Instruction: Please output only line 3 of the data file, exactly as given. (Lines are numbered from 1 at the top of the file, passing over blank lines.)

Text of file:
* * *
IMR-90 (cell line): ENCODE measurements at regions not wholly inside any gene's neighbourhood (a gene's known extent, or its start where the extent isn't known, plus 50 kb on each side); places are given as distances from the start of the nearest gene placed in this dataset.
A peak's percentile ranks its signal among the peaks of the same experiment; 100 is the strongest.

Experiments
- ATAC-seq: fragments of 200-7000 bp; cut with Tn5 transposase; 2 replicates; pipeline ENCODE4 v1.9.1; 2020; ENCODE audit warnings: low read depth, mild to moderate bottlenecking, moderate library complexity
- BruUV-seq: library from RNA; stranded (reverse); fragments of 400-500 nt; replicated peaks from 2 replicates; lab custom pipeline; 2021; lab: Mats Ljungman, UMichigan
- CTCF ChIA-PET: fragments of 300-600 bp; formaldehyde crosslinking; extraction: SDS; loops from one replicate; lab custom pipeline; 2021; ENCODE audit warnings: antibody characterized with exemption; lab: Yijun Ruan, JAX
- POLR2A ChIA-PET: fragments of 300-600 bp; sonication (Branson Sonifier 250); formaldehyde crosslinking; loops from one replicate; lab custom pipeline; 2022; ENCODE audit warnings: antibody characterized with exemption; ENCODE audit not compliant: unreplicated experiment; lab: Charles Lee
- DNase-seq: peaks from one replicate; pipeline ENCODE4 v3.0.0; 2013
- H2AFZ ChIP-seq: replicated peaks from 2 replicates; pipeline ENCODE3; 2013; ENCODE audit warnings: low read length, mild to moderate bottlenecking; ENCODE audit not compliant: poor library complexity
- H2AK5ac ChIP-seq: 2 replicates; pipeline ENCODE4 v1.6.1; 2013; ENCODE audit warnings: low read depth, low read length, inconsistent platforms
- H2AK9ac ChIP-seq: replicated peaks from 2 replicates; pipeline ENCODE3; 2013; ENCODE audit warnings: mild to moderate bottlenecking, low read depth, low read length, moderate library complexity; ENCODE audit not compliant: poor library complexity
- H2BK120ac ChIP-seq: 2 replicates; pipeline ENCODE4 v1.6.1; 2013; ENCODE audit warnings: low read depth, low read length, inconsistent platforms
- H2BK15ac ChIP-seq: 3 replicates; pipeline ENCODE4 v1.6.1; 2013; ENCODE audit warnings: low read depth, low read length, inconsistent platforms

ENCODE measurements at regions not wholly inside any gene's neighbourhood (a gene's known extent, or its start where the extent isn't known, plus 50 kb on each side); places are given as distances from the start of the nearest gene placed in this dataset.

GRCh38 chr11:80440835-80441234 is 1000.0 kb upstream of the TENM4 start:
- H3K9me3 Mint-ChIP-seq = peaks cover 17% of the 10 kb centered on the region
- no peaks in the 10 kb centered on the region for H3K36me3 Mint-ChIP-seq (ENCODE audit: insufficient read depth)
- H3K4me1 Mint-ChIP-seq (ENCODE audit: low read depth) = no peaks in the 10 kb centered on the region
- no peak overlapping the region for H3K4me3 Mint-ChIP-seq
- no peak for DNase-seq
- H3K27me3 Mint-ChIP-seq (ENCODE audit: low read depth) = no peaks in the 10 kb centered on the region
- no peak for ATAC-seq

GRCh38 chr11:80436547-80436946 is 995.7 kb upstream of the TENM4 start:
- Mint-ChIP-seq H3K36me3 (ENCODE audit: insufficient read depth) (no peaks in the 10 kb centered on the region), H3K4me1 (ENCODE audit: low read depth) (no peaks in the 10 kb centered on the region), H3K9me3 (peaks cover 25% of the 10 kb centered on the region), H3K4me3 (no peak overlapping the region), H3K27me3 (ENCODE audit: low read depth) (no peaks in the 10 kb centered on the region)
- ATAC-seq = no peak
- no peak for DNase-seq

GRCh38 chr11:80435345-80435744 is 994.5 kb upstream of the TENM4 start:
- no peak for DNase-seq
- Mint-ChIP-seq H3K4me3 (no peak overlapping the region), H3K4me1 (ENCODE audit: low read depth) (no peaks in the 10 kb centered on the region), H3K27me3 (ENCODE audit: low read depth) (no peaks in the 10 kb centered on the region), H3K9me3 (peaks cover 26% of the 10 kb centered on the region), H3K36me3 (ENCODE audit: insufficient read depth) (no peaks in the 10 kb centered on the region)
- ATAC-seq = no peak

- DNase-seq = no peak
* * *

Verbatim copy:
Experiments